• The most ominous event that has yet crossed their path, niece: the junction of a very large and most influential body of our dissenting brethren on this momentous occasion, with the established church, in a matter so deeply affecting PROTESTANTISM, that all who deserve to share its blessings will and must put out of sight the peculiarities of varying creeds and forms, to rally round that citidel of our faith. It was much regretted that the organ of those our true brethren was withheld to so late an hour from addressing the meeting : but curtailed as he was by a
needless prolixity in other quarters, he said enough to justify the worst fears of our enemies, and to infuse new energy into the hearts of his hearers, who hailed with rapturous cheers the accession of such a host of allies.
What a violent prejudice some good people entertain against the Wesleyan body!'
Yes, I have heard them denounced as worse than Papists by very devout Cbristians, who, if they would take a leaf out of dear old Gideon Ouseley's book, and go work in the Lord's vineyard, as he for half a centary did, in the face of all that man and Satan could do to daunt and deter him, would find little leisure for the splitting of straws on points not 'essential to salvation. But it matters little now: the hour is at hand when the summons shall go forth, not who is a Calvinist, who an Arminian—who is an Episcopalian, who a Presbyterian, who a congregationist ?-but simply and largely, Who is on the LORD's side, who? These restless spirits, who in the violence of their mischievous zeal for innovation are agitating the whole body, ecclesiastical, politic and moral, are but as a fan in the hand of the great Husbandman wherewith he is even now purging his 'floor, causing the chaff to separate from the wheat, and to fly away in all directions, while the latter approximates, forming a heap which he will safely house for himself.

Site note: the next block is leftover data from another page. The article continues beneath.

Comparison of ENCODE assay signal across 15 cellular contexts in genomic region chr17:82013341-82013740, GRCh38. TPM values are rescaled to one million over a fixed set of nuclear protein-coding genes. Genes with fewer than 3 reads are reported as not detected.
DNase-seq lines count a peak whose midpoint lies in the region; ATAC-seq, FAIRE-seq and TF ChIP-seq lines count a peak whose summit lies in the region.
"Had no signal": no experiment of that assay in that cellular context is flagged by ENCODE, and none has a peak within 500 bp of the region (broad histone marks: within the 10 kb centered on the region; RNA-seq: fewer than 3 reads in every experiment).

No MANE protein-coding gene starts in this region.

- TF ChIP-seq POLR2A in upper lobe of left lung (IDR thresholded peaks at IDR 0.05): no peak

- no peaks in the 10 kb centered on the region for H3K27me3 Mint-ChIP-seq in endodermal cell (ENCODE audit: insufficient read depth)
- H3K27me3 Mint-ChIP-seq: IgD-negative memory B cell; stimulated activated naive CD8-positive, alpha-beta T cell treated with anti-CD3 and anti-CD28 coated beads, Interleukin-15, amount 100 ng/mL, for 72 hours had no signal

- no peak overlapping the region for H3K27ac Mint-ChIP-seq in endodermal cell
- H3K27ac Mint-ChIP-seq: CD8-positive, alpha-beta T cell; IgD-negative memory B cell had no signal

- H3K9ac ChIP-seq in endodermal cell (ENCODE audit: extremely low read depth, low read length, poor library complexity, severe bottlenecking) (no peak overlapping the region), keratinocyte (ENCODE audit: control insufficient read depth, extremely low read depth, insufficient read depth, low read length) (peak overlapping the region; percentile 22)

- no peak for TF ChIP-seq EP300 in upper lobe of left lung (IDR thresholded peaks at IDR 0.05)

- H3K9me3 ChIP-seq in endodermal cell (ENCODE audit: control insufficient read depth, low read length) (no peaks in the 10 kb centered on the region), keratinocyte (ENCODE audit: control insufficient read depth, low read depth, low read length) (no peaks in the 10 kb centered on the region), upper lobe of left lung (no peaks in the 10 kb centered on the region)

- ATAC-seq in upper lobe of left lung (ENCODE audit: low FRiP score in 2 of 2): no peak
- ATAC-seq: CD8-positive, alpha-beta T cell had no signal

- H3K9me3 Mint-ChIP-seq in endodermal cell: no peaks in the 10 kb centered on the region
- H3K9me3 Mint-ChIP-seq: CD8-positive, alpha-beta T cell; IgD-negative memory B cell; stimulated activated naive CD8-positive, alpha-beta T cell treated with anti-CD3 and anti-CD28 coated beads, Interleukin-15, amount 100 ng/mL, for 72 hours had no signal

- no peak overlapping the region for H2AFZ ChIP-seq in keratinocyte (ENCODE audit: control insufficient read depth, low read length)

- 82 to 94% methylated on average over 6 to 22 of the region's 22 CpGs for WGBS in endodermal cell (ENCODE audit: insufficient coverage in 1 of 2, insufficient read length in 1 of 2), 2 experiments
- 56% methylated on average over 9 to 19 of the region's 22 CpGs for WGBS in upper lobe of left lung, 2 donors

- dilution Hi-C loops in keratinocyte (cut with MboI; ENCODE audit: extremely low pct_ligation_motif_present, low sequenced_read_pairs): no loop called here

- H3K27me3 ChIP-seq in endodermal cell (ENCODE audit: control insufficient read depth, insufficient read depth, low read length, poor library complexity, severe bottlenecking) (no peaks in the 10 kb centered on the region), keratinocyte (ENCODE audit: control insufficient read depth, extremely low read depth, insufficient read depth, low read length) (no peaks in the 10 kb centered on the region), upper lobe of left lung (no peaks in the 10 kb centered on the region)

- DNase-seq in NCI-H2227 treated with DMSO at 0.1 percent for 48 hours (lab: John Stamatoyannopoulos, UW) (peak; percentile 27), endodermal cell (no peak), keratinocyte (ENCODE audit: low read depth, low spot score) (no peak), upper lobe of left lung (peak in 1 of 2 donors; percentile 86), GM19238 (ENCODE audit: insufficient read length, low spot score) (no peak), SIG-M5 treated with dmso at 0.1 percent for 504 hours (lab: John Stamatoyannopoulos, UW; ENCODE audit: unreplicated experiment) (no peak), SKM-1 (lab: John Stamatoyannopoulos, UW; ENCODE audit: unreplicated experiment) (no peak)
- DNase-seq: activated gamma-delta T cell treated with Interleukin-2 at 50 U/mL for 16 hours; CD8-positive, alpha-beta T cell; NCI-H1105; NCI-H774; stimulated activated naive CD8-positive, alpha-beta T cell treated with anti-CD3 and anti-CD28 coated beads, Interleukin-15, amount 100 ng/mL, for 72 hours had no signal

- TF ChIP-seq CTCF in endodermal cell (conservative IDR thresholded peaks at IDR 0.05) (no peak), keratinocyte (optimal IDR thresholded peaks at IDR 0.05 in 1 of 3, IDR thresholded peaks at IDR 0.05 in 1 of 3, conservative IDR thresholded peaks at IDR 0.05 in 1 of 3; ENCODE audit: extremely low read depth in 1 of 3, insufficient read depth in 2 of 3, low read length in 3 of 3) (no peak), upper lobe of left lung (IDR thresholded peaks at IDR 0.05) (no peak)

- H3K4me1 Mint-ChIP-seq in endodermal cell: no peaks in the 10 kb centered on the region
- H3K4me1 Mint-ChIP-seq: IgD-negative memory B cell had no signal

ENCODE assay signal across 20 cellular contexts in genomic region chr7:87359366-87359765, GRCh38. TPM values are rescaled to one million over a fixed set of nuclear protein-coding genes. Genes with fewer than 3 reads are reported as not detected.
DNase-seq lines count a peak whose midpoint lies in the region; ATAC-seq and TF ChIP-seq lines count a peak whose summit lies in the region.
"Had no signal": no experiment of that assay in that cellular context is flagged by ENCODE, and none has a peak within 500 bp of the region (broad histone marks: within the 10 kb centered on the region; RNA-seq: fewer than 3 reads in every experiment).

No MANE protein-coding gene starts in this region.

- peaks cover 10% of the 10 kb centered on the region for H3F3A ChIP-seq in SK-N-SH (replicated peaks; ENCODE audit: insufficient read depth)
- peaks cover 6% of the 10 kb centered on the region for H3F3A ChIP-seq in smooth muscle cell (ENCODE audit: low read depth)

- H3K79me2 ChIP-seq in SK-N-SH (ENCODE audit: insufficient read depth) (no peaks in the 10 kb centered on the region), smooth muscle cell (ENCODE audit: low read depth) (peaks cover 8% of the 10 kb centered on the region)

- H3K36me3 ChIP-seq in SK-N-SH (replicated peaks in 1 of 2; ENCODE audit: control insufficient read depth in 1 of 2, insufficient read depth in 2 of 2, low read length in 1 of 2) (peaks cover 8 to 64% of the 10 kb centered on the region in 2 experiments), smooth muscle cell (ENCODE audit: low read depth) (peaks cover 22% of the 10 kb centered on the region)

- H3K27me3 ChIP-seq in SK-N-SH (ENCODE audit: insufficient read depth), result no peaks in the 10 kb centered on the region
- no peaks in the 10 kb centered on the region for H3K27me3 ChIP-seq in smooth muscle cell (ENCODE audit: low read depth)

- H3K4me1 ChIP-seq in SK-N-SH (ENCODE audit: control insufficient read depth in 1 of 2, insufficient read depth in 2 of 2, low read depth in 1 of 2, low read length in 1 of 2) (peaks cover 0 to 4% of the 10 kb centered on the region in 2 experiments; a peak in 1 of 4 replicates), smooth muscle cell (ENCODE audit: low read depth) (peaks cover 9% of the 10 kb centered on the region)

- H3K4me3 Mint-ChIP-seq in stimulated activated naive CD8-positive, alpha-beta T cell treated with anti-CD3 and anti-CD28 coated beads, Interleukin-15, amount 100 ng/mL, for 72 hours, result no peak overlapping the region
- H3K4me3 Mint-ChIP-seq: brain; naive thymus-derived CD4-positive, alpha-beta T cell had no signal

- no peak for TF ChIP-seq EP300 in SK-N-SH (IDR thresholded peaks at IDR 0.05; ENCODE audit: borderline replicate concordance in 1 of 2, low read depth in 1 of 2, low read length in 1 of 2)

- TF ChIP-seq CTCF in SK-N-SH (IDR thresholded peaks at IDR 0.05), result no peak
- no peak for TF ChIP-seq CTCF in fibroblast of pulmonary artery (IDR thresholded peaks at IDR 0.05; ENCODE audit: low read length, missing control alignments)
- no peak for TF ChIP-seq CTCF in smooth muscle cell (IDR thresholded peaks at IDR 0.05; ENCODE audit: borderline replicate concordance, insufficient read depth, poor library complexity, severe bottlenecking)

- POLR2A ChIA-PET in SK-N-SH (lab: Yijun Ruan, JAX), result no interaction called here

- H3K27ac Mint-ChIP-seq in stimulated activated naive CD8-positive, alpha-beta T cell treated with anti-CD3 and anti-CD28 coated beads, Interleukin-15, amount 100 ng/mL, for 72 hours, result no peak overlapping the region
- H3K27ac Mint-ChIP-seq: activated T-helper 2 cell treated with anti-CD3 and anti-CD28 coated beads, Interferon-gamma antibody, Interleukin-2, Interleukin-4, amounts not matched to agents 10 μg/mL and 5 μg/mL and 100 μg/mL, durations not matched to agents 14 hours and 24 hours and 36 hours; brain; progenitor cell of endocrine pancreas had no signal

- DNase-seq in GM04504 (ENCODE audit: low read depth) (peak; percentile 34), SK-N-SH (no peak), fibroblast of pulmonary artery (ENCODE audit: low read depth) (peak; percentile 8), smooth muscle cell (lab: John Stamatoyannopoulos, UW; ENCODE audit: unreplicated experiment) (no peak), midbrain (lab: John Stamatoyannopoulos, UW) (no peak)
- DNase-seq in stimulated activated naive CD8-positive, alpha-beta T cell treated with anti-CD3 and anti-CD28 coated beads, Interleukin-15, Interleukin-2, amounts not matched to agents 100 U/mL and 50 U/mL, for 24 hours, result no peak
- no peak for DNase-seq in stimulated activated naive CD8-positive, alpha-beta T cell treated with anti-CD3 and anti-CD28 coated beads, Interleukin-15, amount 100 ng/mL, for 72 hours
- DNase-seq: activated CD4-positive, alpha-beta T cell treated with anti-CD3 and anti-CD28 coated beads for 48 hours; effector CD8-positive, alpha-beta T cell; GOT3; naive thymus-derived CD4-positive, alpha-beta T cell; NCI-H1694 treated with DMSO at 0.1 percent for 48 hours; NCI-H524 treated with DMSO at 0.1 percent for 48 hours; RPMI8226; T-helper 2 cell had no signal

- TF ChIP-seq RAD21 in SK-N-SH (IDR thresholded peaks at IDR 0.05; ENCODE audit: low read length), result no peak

What a strengthening thought is that, dear uncle, when heart and flesh begin to fail under the severity of the blast! But have you a good hope for the country?'
* Don't ask me: I would fain encourage myself and you, but at present it cannot be. Our ship is tossed between two seas, with the wind contrary, the pilot incompetent, the crew incapable. A leak is gaining fast, which must ultimately sink us, unless effectually checked; and our case is that of passengers who are thrown on their own labours and prayers. We must work the pumps wbile ability is given us of God, and permission conceded by man. Less than this we ought not to attempt: more we cannot achieve.'
• This education plan, uncle, will, if ever it be carried into effect, seal the vessel's doom.'
* I doubt it not: did you mark the insolent brag and defiance of O'Connell addressed to the opposers of the measure? “ He was there," he said, “ in the British parliament, in spite of them, and let them turn him out if they could.” How striking was the link thus vauntingly pointed out between the great national sin of 1829, and this frightful project of unchristianizing the whole mass of our youthful population started, and likely to be carried out, within ten years afterwards! We had an overpowering majority of English votes against this atrocious scheme-it is forced on us by the refuse of Irish Popery and treason.'
Five years and a half ago, when we commenced our conversations, uncle, what an assault the editor bad to encounter from various quarters, on the score of our being alarmists, illiberals, and anxious to bring before Christian ladies the importance of subjects which our reprovers deemed unsuited to them. Yet to this day we have, alas! proved but too correct in our prognostications; and events have forced even the most retired females to watch with anxiety the daily intelligence of a legislature that is now bent